Oct 05, 2020
CEOs did not cause the pandemic. But they deserve a good deal of the blame for a model that shoveled profits up the corporate ladder, leaving lower-level employees financially insecure. When Covid-19 struck, it didn't take much to push millions of vulnerable workers over the edge.
If we want to not only survive the pandemic but emerge as a nation more resilient to future crises, we need to reverse these obscenely unfair pay practices.
On November 3, San Francisco voters will have a chance to take a significant step in that direction.
The city's Board of Supervisors has placed a measure on the ballot, Proposition L, which would increase taxes on corporations with extreme gaps between CEO and worker pay.
Specifically, the proposal would increase tax rates on local business revenue, ranging from an additional 0.1 percent on corporations that pay their CEO more than 100 times their typical San Francisco worker pay to 0.6 percent for companies with pay ratios of 600 to 1 or more.
To get a sense of the potential impact on specific companies, consider McDonald's. Last year, CEO Stephen Easterbrook made $17.4 million before stepping down in November. That's about 522 times as much as one of the fast food giant's crew members would make earning San Francisco's $16.07 minimum wage on an annual, full-time basis.
Unless McDonald's makes big changes to its pay practices, these numbers suggest the company would pay a tax increase on the higher end of the proposed range, as a percentage of sales from their 16 or so San Francisco restaurants.
The benefits of the ballot measure are twofold. It would encourage corporations to narrow their pay gaps while generating revenue for programs to reduce poverty and inequality. City officials estimate the tax would raise $140 million per year.
If San Francisco voters approve the plan, the city would be the second in the nation to adopt a tax on large CEO-worker pay gaps. The first was Portland, Oregon.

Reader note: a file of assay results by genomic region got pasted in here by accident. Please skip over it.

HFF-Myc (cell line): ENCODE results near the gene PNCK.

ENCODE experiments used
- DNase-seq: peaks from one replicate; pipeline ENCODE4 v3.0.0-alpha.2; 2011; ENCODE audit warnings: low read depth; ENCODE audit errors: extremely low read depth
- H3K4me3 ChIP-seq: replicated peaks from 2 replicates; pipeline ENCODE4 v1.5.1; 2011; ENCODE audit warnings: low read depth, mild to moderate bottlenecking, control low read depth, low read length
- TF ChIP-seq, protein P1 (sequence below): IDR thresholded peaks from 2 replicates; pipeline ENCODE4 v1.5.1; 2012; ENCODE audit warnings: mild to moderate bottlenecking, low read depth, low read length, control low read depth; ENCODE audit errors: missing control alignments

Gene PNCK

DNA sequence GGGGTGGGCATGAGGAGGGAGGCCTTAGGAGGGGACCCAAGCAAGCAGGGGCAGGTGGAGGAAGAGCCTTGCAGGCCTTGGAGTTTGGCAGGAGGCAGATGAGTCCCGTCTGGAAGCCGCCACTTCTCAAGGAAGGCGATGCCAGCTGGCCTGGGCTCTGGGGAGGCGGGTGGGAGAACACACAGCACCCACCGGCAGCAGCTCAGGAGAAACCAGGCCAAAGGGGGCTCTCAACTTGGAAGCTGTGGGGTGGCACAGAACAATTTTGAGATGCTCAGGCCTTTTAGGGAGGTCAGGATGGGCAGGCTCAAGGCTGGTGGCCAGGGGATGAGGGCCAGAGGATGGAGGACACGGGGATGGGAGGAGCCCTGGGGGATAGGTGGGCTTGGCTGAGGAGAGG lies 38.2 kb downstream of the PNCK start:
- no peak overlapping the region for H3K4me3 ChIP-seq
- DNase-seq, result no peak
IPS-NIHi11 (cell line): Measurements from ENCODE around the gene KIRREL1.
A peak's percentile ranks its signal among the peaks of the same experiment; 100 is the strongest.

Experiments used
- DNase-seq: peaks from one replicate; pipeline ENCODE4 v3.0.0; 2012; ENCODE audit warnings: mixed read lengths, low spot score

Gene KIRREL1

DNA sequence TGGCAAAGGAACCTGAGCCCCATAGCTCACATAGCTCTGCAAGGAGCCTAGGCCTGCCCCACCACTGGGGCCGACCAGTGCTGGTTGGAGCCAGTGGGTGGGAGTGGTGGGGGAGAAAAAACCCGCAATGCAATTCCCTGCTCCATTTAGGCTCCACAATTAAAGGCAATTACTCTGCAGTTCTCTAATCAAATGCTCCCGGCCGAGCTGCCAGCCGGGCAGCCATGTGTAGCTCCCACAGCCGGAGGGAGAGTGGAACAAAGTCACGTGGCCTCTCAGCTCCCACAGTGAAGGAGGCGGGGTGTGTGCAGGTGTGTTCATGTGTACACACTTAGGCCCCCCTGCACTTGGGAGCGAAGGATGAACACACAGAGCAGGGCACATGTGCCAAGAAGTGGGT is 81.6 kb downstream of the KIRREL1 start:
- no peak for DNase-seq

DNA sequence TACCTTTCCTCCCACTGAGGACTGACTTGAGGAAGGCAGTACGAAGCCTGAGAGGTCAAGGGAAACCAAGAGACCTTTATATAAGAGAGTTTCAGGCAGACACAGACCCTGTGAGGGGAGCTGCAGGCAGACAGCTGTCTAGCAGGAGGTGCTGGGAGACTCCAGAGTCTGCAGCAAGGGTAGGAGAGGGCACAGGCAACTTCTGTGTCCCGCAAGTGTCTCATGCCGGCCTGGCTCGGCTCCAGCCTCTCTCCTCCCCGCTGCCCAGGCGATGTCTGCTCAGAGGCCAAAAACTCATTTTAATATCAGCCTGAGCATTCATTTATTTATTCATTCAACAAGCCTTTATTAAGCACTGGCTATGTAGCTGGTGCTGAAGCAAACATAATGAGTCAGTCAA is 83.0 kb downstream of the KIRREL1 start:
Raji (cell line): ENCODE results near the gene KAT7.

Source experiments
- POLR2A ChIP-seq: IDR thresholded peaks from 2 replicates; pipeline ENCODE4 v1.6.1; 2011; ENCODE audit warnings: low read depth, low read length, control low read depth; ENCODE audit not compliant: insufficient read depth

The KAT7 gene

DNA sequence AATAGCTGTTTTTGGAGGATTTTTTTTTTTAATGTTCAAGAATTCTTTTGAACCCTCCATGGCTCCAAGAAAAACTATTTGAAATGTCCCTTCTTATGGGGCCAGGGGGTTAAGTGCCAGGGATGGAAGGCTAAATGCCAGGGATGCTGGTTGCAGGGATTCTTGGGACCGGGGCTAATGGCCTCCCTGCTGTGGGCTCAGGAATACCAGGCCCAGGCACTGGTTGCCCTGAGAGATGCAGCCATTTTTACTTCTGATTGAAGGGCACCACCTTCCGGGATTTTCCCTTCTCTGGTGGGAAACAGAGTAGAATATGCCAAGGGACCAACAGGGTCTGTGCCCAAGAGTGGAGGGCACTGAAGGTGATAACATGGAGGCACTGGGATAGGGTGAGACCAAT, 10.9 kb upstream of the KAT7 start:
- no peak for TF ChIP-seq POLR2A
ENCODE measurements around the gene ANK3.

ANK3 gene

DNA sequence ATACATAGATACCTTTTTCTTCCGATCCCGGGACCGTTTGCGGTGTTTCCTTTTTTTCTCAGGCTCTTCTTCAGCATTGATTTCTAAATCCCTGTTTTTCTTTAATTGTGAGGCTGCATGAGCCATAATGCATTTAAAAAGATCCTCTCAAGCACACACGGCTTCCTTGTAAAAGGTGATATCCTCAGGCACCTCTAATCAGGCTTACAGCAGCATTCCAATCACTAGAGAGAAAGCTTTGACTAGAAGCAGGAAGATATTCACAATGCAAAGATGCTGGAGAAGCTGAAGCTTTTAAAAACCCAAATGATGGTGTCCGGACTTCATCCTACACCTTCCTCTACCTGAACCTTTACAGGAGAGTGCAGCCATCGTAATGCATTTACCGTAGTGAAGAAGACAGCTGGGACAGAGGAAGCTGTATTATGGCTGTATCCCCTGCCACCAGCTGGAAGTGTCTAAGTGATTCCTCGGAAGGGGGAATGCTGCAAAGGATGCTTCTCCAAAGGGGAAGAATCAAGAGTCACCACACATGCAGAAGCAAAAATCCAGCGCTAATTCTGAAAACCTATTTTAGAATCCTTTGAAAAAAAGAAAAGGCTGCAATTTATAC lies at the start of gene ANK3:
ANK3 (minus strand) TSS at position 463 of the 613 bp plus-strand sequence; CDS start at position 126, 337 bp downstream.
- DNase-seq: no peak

Inequality.org co-editor Sarah Anderson speaks about the proposed Overpaid Executive Gross Receipts Tax on "Civic," a podcast of the San Francisco Public Press.
For the tax design nerds out there, let me point out some differences between the San Francisco proposal and the Portland tax:
- The Portland measure uses CEO-worker pay ratio data large publicly held corporations already have to report to the Securities and Exchange Commission. Under the San Francisco model, companies would need to make some additional calculations.
- Under the SEC regulation, companies base their median worker pay figure on their global workforce and they may not convert the compensation going to part-time employees to full-time equivalents.
- Under the San Francisco plan, median worker pay is based on employees working in the city of San Francisco and the companies can convert part-time wages into full-time equivalents. (This will narrow the pay ratios at companies that rely heavily on part-time employees)
- Because Portland uses SEC data, the tax applies only to publicly held corporations, whereas the San Francisco reform covers all companies (except small businesses with less than $1 million in sales), regardless of their ownership structure.
- Due to differences in local business tax structures, the base of the two cities' tax differs. In Portland, the surcharge is on a local business profits tax. For most companies in San Francisco, the increase would apply to the city's existing gross receipts tax. The exception is for operations that are mostly engaged in administrative or management services and thus don't have significant local sales. If these companies have more than 1,000 employees and more than $1 billion in annual sales nationwide, they would be subject to a tax increase based on the size of their local payroll.
All these technicalities aside, both models advance the movement to reverse inequality in ways that should give a strong boost to other efforts. Lawmakers have introducedsimilar billsin at least eight state legislatures, including California, as well as in the U.S. Senate and House of Representatives.
In the midst of the pandemic crisis, the argument for such taxes is even stronger.
"We believe that big corporations that can afford to pay their executives million-dollar salaries every year can afford to pay their fair share in taxes to help us recover," wrote San Francisco Supervisor Matt Haney in a statement supporting Proposition L. Revenue from the tax, he pointed out, would allow the city to hire hundreds of nurses, doctors, first responders, and essential health care workers.
Of course Proposition L also has its detractors. Republican Richie Greenberg, who ran an unsuccessful race for San Francisco mayor in 2018, issued a statement claiming the tax would serve no purpose because "Employees' salaries are based on experience and value to a company."
That tired argument should've been dead after the 2008 financial crisis, when financial executives chasing massive bonuses drove our economy off a cliff.
It should be even deader now, as CEOs continue to pocket fat paychecks in a recession while essential frontlines workers show us every day just how undervalued they've long been.
When the smoke from California's fires and the fog from all the election chaos lift, San Francisco may shine a new light towards a more equitable future.
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